Fens are a special type of wetland - they are fed by groundwater, support vegetation that is very different from the plants on the surrounding uplands and some contain water that is alkaline (high pH values) or mineral rich. Fens are often dominated by rushes and sedges and they can support mosses, willows and even some trees.
|A fen complex in Pike/San Isabel National Forest. |
The fens are outlined in yellow, the NWI wetland is outlined in purple.
The fen complex pictured above contained a diverse array of plant species including water sedge (Carex aquatilis), peat moss (Sphagnum angustifolia), white water-crowfoot (Ranunculus aquatilis), diamondleaf willow (Salix planifolia), and resin birch (Betula glandulosa).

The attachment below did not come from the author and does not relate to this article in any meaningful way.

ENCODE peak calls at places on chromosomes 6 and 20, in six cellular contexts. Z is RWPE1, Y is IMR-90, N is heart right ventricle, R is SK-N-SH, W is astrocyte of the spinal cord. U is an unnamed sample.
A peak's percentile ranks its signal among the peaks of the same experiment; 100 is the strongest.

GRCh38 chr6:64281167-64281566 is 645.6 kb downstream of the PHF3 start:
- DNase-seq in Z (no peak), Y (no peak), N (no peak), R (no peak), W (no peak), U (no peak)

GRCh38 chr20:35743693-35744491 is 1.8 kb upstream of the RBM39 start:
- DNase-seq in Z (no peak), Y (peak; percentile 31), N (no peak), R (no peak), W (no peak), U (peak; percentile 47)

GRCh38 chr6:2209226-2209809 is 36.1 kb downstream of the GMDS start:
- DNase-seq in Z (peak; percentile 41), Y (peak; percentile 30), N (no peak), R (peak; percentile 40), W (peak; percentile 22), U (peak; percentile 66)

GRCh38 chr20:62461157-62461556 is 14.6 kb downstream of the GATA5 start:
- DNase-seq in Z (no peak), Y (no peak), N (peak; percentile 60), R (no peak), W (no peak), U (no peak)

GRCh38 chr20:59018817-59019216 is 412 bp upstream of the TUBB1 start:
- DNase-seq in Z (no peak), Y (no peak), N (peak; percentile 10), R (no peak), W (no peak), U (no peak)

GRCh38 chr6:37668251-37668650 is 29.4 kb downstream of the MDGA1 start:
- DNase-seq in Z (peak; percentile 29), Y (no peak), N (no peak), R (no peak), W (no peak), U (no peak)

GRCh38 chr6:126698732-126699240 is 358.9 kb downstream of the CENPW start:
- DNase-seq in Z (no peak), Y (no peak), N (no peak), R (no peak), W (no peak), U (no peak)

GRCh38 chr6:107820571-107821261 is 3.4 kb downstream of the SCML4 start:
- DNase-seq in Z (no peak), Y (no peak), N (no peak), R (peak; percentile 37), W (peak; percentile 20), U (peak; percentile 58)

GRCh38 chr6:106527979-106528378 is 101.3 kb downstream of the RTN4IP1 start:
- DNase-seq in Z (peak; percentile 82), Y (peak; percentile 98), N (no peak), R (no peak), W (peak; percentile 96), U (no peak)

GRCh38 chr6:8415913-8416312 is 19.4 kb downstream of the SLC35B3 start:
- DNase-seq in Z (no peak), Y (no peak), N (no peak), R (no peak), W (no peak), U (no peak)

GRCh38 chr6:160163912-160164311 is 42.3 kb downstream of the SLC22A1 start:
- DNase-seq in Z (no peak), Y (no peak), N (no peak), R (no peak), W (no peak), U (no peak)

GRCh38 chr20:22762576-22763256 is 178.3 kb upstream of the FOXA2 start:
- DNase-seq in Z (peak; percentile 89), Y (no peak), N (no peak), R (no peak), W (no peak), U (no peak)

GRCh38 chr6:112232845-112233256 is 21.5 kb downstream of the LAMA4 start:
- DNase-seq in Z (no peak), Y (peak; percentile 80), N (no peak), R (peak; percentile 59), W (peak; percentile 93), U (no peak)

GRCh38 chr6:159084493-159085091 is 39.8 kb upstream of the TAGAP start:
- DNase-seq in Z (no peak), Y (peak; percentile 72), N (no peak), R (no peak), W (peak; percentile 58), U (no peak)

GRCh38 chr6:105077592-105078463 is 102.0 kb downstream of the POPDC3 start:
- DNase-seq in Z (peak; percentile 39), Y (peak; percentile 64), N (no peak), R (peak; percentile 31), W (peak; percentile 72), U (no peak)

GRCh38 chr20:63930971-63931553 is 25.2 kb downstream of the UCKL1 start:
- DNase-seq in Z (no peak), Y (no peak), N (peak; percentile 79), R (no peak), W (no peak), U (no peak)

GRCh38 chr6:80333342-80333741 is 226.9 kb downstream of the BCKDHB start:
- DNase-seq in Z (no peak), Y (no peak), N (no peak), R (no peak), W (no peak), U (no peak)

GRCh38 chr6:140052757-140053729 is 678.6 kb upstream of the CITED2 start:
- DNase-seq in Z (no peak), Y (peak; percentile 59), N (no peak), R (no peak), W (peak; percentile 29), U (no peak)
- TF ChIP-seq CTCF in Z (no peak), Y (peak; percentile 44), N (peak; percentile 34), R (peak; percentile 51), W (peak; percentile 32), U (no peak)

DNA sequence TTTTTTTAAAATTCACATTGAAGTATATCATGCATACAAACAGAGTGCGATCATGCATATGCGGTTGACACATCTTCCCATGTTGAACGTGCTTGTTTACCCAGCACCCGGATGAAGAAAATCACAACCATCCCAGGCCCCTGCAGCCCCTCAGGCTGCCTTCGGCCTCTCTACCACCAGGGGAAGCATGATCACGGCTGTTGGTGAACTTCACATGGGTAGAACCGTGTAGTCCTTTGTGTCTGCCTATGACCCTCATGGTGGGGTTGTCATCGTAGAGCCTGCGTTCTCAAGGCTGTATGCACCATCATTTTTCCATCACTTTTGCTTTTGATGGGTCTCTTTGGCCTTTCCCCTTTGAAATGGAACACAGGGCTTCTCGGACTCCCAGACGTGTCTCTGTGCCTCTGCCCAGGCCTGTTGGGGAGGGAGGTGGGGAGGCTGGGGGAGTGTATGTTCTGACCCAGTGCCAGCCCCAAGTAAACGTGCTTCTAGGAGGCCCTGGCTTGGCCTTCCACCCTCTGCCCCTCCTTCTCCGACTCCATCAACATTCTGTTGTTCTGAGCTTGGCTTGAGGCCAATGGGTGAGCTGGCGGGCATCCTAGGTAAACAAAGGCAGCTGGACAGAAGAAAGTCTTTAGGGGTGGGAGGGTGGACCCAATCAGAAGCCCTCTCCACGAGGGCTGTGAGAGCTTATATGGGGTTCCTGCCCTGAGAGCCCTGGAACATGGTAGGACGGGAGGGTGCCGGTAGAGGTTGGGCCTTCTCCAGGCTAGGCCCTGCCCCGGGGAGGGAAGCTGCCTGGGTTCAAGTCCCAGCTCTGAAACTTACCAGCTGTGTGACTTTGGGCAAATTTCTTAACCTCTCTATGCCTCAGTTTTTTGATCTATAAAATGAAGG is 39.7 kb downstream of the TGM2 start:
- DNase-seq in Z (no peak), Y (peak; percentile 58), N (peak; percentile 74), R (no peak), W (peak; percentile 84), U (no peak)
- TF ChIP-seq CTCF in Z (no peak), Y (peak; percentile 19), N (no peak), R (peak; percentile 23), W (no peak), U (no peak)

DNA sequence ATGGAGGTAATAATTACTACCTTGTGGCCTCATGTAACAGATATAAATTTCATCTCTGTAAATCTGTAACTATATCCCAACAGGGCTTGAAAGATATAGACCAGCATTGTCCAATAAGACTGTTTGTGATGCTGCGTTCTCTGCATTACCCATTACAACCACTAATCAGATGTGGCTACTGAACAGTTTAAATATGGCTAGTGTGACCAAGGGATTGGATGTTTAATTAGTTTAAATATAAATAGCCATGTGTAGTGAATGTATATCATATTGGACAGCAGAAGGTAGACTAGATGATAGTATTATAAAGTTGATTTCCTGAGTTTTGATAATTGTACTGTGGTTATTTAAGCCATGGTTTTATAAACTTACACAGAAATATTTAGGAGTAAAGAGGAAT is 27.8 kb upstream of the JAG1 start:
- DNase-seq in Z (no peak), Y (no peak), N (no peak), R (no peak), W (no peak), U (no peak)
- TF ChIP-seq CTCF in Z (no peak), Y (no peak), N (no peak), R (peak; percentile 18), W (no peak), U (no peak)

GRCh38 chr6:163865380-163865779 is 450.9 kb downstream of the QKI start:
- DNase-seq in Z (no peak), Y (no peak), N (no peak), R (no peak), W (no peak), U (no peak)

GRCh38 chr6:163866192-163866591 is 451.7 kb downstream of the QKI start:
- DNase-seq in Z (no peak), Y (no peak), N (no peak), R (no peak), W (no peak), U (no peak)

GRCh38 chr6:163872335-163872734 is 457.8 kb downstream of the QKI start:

|Iron fens at Geneva Creek, note the terracing of the unvegetated surface.|
Iron fens are a special type of fen that occur on iron-rich substrates, and are unique to Colorado. The water that flows the iron-rich substrate is acidic and mineral rich, and forms limonite (iron saturated peat) which forms terraces and ledges. Note the small forested fen in the bottom left corner of the above photo: this forested iron fen is dominated by dwarfed Engelmann spruce (Picea engelmanni).